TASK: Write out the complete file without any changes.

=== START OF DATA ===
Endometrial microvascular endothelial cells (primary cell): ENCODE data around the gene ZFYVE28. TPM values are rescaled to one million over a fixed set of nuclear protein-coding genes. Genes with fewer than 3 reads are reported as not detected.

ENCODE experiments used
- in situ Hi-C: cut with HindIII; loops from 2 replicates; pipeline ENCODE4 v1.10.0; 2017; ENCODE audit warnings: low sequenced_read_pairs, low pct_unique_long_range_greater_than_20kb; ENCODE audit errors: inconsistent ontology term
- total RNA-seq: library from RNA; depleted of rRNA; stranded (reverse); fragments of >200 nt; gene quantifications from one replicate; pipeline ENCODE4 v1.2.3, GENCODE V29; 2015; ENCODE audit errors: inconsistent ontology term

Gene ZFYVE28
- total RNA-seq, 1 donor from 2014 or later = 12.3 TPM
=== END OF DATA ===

Endometrial microvascular endothelial cells (primary cell): ENCODE data around the gene ZFYVE28. TPM values are rescaled to one million over a fixed set of nuclear protein-coding genes. Genes with fewer than 3 reads are reported as not detected.

ENCODE experiments used
- in situ Hi-C: cut with HindIII; loops from 2 replicates; pipeline ENCODE4 v1.10.0; 2017; ENCODE audit warnings: low sequenced_read_pairs, low pct_unique_long_range_greater_than_20kb; ENCODE audit errors: inconsistent ontology term
- total RNA-seq: library from RNA; depleted of rRNA; stranded (reverse); fragments of >200 nt; gene quantifications from one replicate; pipeline ENCODE4 v1.2.3, GENCODE V29; 2015; ENCODE audit errors: inconsistent ontology term

Gene ZFYVE28
- total RNA-seq, 1 donor from 2014 or later = 12.3 TPM